The following text was included in the program of the Roots of Resilience conference 2023
Welcome to ‘Roots of Resilience. Building Platform Coops for Sustainable and Feminist Local Economies’! We explore the intersection of cooperative principles and the digital economy at a time when India’s Digital India initiative strives to advance digital services, skills, and innovation, with the objective of elevating India’s economy to a $5 trillion GDP. Challenges related to job insecurity and labor rights persist in the digital economy, yet favorable policies within the platform economy offer a path to address these problems.
The ‘Roots of Resilience’ conference, as India’s first major event focusing on coopera-tive principles and values in the digital econ-omy, aims to bolster solidarity to navigate challenges, embracing principles like open membership and democratic control, along with values such as self-responsibility, equality, and solidarity among others. ‘Roots of Resilience’ aims to connect global examples with projects in Kerala and beyond, highlight-ing the unique ways platform cooperatives are manifesting in India. By presenting a diverse spectrum of models skillfully tailored to local contexts and needs, the conference seeks to further build on India’s enduring cooperative tradition.
Tracing back to the early 20th century, India has cultivated a robust cooperative movement, supported by public and community institutions across agriculture, rural credit, and allied sectors. The global footprint of In-dian cooperative societies is significant, with entities like Gujarat Milk, IFFCO, and ULCCS featuring substantial turnover and visibility.
While the cooperative principles have the potential to transform the digital economy, cooperatives are, in turn, inevitably changed by the digital transition.
These large, established cooperatives need adequate preparation to efficiently utilize the collaborative benefits offered by new plat-form enterprise models, while adhering to cooperative principles and taking advantage of data-related opportunities. As conveners of ‘Roots of Resilience,’ we hold the belief that, in this evolving landscape, cultures of innovation can flourish only by embracing principles of collectivism.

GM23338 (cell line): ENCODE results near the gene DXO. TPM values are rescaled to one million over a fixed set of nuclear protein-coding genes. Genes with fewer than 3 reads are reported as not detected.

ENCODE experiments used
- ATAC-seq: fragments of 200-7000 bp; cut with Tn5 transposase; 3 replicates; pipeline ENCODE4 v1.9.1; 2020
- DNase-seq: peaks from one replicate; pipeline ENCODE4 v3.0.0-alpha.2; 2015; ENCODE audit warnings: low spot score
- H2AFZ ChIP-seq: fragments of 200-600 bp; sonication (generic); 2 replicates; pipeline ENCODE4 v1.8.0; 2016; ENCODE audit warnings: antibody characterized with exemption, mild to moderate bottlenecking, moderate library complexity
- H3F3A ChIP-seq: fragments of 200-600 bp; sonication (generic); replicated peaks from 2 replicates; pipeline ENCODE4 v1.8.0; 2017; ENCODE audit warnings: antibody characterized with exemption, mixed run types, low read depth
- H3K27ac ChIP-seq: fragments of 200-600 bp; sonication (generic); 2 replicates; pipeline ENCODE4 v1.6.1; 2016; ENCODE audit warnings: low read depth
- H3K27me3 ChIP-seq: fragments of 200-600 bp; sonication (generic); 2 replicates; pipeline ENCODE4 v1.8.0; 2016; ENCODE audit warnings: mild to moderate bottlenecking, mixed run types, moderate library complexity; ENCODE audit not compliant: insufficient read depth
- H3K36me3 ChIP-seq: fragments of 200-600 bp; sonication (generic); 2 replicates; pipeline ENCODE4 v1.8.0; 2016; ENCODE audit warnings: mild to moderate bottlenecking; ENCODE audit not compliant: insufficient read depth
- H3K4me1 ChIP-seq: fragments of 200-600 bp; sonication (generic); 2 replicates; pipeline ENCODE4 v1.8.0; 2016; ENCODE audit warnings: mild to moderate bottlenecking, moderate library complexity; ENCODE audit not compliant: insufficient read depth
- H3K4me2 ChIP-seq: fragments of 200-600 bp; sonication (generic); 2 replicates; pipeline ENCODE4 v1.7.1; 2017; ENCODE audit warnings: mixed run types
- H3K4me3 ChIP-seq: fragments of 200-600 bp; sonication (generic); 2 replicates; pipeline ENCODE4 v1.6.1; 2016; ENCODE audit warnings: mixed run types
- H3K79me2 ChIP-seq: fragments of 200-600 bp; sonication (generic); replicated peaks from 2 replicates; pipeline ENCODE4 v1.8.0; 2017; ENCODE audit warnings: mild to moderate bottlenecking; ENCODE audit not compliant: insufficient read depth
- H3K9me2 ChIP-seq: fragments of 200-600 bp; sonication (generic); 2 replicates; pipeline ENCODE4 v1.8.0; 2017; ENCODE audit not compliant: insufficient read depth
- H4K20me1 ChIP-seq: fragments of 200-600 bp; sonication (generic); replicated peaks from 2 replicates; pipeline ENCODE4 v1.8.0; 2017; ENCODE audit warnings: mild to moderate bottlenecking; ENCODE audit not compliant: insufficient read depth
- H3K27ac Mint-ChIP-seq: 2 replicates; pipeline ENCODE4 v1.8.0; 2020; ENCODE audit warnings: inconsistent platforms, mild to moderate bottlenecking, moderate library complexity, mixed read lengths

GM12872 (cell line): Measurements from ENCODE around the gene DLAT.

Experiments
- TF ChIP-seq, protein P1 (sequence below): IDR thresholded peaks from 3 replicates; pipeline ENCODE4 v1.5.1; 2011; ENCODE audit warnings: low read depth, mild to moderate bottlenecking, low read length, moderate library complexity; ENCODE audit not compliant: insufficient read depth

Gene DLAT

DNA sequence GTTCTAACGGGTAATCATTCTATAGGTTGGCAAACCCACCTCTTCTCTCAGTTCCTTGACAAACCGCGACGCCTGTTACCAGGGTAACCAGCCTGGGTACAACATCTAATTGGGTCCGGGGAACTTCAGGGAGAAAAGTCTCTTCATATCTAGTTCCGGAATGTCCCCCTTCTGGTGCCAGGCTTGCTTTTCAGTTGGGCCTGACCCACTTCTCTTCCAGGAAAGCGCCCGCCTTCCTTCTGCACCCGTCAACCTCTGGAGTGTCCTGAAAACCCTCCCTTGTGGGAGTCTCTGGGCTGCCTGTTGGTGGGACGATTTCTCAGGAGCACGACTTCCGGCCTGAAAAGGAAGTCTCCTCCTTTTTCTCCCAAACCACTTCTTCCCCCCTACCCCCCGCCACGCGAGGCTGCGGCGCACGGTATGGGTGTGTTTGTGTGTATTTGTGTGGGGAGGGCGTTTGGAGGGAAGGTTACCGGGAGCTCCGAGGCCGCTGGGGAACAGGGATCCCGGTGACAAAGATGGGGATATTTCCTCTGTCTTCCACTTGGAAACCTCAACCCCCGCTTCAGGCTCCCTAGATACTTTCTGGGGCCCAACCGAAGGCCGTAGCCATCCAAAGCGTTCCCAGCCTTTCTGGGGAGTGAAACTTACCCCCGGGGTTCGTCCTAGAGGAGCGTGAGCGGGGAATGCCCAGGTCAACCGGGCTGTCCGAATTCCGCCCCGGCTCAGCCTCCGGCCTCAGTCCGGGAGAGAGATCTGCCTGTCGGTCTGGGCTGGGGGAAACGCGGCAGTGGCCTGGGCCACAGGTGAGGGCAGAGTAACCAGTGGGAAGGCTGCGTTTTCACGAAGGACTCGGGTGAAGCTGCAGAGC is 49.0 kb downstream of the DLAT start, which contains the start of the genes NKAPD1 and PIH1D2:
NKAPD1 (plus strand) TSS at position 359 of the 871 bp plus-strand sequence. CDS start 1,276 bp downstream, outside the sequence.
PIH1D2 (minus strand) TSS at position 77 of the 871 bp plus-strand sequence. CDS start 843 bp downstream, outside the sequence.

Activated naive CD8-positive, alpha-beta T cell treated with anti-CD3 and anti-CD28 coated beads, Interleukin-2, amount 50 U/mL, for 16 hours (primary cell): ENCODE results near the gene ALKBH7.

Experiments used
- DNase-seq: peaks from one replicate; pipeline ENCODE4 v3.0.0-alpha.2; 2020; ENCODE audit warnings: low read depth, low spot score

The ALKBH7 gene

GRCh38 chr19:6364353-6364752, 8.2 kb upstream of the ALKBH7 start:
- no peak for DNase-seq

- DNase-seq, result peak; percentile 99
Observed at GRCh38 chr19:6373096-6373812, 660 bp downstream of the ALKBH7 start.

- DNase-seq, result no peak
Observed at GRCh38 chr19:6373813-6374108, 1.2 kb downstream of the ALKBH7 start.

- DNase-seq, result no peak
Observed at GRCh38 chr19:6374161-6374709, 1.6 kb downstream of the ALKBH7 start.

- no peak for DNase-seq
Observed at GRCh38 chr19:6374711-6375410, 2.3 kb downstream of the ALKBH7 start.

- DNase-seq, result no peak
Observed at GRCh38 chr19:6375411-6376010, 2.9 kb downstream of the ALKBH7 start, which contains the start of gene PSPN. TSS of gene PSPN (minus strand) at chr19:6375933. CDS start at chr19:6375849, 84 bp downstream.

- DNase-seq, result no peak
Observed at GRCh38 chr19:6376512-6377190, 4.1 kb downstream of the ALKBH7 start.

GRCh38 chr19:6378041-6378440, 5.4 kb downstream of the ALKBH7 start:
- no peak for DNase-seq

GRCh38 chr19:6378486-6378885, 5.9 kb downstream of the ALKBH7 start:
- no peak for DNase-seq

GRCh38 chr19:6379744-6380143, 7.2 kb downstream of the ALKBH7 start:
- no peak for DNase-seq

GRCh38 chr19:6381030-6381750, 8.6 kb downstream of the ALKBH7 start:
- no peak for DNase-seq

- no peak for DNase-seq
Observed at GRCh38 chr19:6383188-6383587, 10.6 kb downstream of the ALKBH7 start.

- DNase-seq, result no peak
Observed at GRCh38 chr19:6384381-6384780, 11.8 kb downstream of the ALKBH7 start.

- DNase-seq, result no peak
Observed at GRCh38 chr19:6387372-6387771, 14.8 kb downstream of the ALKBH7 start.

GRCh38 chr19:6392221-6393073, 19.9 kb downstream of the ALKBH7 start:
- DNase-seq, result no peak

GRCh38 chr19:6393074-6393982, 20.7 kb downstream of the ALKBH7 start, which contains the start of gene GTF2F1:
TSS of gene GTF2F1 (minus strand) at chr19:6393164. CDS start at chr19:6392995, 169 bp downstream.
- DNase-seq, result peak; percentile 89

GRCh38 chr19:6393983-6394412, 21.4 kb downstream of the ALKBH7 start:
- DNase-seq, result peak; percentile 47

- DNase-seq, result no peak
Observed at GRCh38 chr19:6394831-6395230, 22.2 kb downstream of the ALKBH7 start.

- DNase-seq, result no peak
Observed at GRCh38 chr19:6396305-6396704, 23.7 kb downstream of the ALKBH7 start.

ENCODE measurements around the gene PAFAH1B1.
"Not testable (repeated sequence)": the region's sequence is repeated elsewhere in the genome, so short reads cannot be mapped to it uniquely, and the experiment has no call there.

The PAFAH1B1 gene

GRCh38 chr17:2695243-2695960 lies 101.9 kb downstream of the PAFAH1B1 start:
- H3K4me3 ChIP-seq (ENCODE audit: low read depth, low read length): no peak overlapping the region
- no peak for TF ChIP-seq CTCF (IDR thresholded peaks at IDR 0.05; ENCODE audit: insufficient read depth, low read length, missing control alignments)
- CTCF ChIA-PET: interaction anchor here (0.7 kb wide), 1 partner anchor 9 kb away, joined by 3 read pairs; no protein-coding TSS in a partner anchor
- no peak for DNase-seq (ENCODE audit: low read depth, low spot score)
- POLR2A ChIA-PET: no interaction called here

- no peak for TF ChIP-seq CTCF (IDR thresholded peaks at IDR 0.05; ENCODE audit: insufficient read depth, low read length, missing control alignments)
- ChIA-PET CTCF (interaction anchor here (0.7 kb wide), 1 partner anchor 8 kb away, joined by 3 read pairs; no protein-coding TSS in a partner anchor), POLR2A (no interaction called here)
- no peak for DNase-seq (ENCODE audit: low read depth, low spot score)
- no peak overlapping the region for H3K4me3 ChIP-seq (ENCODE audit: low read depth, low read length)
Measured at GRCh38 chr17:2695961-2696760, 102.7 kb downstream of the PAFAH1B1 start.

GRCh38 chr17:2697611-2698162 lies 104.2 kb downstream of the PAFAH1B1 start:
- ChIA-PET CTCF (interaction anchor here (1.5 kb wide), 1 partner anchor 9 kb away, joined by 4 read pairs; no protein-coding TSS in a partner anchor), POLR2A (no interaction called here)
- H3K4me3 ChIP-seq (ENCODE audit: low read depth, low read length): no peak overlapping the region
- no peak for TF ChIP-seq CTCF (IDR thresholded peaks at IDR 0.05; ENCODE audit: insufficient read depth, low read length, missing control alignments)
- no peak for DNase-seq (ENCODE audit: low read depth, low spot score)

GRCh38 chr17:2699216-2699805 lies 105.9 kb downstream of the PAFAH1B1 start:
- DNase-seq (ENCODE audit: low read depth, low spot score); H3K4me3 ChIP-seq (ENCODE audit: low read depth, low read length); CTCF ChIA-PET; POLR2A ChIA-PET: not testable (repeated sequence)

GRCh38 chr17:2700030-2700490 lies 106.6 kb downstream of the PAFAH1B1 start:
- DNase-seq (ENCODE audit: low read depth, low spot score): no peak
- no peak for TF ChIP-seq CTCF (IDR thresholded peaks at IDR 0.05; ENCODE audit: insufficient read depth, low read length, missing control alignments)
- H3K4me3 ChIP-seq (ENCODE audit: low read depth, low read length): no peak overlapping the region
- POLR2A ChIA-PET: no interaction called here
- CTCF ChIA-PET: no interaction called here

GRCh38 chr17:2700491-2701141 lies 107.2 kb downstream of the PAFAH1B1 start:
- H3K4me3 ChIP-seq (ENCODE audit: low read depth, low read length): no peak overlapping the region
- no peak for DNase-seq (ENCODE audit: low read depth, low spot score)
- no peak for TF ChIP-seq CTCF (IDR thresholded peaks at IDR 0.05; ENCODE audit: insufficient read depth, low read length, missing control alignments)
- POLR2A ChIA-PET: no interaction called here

The discussion from November 30 to December 2 in Thiruvananthapuram focuses on integrating cooperative principles in the digital economy through “platform cooperatives.”
Platform co-ops are defined as businesses that sell goods or services primarily through digital platforms such as websites, mobile apps, or protocols. Unlike venture capital-funded platforms, platform cooperatives are grounded in democratic decision-making and shared platform ownership by both workers and users.
The ethos of platform cooperatives is based on a clear vision:
1) technology alone cannot solve social problems, 2) prioritize outcomes for people over business forms, and 3) a comprehensive strategy for societal change is non-negotiable, including address-ing income inequality, responding to the climate catastrophe, improving healthcare, promoting participatory design, and advancing gender equality.
So far, these worker-owned platforms mostly emerge from grassroots initiatives, not from legacy cooperatives, yet this doesn’t necessarily dictate the trajectory going for-ward. So far, they unfold in parallel, embodying a bottom-up approach closely supported by states and municipalities.
Predominantly, we observe the unfolding of platform cooperatives in sectors like:
• Namma Yatri